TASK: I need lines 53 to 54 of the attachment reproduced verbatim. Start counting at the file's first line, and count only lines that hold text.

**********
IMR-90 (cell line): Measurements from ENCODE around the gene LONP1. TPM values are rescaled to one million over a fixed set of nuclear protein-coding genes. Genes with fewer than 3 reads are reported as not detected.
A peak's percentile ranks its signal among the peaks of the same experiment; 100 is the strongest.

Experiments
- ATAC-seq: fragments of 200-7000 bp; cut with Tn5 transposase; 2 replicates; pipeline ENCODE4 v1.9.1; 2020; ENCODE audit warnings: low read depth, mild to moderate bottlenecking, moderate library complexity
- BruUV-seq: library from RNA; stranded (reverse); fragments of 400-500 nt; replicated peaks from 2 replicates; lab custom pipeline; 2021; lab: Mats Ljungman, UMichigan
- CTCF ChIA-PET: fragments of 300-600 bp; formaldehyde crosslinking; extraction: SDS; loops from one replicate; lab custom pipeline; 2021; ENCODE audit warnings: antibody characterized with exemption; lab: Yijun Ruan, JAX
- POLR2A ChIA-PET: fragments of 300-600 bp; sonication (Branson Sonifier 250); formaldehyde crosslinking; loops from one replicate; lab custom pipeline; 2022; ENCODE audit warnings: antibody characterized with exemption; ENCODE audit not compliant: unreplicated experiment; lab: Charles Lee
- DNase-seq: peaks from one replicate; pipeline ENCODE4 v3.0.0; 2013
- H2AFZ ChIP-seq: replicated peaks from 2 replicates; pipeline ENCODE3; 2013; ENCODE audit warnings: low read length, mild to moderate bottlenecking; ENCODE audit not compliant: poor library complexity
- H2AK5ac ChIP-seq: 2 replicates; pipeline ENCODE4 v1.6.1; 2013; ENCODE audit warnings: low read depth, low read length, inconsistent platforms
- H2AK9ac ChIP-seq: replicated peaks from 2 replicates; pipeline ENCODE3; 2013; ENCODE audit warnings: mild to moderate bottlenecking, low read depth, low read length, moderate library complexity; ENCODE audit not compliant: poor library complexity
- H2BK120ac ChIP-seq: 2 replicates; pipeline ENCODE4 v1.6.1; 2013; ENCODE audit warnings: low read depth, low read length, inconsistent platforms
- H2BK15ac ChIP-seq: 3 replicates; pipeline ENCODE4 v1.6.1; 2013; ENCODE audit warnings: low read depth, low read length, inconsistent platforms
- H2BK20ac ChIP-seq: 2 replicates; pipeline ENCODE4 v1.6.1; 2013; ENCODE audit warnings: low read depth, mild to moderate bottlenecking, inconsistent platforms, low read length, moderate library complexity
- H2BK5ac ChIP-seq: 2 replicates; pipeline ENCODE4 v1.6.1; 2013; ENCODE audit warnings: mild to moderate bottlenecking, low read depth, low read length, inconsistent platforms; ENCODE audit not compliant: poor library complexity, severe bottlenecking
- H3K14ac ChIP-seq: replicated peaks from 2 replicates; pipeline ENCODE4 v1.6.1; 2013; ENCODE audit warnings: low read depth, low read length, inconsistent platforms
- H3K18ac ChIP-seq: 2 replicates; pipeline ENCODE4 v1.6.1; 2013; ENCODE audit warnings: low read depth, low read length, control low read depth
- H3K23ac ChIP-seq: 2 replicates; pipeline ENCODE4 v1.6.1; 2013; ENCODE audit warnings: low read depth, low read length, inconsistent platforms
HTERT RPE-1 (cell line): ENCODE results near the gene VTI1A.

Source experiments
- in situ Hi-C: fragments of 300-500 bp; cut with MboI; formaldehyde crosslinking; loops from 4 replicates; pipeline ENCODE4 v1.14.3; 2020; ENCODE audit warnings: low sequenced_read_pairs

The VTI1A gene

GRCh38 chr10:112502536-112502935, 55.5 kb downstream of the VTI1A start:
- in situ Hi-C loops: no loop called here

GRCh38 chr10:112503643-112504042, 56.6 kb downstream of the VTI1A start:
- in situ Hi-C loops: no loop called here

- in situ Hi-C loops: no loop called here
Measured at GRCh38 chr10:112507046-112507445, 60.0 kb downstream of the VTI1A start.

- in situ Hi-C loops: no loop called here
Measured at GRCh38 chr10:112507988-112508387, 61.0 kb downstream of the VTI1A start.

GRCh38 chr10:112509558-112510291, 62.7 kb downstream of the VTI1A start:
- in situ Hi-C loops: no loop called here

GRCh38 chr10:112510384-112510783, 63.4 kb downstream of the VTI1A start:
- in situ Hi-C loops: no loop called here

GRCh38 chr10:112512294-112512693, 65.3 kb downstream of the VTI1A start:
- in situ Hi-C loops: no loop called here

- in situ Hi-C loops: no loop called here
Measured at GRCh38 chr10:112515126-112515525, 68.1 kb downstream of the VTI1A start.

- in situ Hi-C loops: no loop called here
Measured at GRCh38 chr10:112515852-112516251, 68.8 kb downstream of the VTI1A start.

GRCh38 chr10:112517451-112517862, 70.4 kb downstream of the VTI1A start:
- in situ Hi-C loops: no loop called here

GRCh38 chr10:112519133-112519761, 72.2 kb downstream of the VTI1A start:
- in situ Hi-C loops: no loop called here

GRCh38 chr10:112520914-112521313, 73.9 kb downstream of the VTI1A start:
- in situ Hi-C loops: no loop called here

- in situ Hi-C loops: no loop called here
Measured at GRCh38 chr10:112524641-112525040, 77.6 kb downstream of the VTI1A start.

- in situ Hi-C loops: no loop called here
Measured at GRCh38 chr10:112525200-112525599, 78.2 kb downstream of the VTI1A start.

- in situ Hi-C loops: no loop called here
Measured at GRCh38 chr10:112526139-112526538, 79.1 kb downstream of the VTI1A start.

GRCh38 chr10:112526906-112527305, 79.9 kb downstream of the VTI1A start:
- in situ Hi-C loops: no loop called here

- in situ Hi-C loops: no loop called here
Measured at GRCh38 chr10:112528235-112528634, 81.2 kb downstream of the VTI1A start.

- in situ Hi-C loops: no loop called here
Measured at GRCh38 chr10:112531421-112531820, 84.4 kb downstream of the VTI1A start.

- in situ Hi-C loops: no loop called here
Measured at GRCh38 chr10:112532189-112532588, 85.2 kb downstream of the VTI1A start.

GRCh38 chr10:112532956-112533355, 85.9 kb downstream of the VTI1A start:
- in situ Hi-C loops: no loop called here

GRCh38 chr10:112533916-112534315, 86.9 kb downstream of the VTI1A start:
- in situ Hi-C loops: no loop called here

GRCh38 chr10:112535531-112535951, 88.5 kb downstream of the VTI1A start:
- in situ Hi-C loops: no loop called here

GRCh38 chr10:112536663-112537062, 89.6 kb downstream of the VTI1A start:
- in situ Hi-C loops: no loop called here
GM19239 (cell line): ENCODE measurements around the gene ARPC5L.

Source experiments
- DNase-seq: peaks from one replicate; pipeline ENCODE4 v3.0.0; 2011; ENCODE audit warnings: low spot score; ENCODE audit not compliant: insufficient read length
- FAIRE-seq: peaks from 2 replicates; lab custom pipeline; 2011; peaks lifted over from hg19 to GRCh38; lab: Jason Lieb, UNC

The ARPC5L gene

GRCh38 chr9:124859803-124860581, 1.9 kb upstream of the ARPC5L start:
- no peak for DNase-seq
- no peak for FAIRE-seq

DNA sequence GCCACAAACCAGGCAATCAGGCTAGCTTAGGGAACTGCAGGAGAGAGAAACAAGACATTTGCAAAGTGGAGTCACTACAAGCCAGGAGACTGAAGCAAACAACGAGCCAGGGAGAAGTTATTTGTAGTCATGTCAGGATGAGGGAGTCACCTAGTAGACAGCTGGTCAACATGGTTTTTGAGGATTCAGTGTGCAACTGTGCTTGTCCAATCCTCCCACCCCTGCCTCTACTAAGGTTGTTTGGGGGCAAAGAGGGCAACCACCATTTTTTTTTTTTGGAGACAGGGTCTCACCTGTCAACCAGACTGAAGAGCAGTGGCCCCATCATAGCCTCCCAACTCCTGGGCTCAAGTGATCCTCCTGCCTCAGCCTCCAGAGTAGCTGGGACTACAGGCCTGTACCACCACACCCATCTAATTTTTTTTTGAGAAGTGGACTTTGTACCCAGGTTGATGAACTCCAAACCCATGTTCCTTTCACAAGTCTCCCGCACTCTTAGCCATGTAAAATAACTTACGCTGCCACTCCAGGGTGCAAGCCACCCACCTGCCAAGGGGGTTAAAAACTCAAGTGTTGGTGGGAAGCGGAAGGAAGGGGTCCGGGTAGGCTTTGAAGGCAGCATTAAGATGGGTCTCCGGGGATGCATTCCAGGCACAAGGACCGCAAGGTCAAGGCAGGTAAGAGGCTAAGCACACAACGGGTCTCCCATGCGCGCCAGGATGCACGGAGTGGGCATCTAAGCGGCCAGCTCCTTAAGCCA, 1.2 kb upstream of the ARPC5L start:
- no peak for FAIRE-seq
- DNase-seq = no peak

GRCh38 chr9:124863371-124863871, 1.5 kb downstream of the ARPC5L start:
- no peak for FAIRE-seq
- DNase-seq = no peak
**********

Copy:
GRCh38 chr10:112526906-112527305, 79.9 kb downstream of the VTI1A start:
- in situ Hi-C loops: no loop called here